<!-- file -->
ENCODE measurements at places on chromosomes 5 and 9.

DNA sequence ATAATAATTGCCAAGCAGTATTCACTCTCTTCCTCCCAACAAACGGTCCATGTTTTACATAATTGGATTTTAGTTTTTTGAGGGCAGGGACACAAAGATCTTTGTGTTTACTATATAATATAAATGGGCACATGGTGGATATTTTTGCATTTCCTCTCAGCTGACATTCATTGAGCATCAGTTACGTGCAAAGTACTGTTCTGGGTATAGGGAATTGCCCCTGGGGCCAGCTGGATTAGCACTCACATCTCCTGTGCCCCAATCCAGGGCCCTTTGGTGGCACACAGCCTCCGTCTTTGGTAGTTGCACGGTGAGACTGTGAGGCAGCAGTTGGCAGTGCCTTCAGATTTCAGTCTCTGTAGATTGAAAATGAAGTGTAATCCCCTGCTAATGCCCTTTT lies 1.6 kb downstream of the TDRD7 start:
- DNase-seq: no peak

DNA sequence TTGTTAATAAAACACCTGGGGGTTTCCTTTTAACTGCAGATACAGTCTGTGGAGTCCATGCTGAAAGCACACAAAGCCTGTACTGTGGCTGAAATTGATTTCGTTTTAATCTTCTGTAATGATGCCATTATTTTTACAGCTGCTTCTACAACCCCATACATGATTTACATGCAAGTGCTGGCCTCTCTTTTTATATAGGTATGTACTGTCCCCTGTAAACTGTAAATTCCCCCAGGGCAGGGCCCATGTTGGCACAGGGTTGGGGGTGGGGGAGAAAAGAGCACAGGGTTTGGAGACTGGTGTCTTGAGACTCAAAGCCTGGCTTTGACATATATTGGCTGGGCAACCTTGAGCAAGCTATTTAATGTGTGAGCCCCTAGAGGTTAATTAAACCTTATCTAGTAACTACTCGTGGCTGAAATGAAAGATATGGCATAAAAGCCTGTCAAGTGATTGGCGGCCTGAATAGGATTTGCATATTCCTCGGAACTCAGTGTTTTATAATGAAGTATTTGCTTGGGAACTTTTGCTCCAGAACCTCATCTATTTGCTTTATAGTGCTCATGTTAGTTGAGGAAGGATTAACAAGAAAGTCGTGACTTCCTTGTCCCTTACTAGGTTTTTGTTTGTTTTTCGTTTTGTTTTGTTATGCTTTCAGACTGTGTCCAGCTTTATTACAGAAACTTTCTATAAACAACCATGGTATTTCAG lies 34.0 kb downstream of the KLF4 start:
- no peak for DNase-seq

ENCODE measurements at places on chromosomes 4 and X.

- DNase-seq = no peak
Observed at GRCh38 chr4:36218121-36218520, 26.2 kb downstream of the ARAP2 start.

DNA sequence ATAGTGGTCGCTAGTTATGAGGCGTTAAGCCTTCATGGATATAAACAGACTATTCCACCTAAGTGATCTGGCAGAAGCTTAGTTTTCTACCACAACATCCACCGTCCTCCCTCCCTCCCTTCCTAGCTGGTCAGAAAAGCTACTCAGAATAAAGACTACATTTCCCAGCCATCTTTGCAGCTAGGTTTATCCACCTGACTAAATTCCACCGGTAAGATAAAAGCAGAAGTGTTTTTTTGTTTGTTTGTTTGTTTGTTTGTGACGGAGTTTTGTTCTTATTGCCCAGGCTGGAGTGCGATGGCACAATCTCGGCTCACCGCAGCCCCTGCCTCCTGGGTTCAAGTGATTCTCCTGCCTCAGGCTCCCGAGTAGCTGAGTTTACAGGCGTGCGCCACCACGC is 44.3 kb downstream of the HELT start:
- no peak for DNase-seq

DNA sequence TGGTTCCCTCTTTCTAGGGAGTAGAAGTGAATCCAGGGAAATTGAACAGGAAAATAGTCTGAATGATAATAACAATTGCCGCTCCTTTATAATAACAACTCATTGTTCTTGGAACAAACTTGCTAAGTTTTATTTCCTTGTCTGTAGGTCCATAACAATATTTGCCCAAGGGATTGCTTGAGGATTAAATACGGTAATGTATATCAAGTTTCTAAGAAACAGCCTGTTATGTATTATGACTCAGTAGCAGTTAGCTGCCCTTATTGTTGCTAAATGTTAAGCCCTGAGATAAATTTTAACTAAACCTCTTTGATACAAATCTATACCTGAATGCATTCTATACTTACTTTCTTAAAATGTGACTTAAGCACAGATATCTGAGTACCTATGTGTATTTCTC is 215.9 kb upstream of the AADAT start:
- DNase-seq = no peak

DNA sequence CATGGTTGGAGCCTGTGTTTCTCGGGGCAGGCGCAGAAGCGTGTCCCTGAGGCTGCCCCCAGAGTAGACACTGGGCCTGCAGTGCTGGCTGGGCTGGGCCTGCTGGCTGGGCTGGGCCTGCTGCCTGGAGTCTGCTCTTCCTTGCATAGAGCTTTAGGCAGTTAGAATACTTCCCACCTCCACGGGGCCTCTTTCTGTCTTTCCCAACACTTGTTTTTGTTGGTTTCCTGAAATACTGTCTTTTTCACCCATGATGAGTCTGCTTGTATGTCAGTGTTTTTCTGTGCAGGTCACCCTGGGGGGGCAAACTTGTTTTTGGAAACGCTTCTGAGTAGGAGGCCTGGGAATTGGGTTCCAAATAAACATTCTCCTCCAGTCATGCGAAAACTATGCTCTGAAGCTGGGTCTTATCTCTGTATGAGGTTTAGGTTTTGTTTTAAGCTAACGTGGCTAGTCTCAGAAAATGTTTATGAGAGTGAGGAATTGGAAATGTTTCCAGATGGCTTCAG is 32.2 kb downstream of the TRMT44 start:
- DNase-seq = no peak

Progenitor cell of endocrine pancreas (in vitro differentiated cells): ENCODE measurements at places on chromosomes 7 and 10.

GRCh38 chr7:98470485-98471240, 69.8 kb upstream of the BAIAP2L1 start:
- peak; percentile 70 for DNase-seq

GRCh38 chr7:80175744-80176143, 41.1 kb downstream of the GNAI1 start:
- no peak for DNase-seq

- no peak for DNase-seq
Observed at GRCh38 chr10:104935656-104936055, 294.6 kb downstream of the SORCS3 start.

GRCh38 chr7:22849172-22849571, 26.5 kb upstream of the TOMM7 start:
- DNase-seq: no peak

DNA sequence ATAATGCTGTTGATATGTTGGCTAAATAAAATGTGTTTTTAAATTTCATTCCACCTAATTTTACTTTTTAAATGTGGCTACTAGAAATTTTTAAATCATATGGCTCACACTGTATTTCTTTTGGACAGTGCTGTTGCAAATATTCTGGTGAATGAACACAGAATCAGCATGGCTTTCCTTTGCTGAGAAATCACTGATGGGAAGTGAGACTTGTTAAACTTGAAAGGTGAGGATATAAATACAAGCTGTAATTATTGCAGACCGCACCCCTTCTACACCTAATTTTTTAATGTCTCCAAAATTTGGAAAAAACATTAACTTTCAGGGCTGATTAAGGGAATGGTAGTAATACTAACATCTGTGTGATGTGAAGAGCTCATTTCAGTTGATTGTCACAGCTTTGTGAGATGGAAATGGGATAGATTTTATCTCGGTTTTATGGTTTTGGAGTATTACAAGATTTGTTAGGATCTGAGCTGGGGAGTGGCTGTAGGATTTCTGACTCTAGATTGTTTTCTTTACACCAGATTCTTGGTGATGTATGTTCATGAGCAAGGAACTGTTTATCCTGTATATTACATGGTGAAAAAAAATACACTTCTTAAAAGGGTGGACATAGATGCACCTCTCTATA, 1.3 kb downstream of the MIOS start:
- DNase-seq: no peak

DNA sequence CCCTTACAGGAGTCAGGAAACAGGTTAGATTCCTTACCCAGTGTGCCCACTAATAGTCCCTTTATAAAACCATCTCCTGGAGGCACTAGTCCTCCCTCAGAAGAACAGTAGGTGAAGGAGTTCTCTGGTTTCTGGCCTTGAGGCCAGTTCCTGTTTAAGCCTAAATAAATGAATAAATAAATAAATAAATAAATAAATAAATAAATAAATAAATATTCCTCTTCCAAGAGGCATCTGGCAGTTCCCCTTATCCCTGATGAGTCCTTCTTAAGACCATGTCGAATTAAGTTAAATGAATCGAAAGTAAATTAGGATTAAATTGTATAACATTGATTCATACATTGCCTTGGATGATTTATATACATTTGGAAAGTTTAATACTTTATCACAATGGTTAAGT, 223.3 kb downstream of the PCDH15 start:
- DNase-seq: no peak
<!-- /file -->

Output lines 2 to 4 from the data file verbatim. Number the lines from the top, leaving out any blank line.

DNA sequence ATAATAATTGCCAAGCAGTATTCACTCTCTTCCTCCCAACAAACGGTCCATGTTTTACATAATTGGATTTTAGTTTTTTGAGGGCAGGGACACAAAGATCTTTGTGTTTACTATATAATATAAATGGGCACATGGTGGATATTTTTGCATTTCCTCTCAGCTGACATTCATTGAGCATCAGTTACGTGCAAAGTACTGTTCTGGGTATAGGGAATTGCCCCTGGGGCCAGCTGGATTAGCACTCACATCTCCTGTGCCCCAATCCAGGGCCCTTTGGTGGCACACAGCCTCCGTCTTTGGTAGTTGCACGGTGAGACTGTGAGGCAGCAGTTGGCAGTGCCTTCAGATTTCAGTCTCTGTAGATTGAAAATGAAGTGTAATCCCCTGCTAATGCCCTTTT lies 1.6 kb downstream of the TDRD7 start:
- DNase-seq: no peak

DNA sequence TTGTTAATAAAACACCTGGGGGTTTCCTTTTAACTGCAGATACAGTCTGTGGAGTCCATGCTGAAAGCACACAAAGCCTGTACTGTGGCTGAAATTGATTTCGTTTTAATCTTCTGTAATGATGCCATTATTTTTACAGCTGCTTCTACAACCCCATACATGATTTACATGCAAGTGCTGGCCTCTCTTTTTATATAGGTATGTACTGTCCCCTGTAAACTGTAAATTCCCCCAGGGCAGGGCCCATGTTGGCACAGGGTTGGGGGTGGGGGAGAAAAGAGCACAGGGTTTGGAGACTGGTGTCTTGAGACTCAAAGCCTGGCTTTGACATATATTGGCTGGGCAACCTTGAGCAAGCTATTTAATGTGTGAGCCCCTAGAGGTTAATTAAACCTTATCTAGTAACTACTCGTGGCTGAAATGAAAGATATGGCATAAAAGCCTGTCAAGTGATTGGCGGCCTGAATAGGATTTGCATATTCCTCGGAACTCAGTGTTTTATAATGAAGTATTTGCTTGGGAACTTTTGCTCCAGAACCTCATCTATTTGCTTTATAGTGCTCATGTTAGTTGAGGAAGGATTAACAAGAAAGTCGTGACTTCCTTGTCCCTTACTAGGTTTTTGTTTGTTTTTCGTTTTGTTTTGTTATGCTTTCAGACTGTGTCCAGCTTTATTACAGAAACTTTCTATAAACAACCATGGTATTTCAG lies 34.0 kb downstream of the KLF4 start: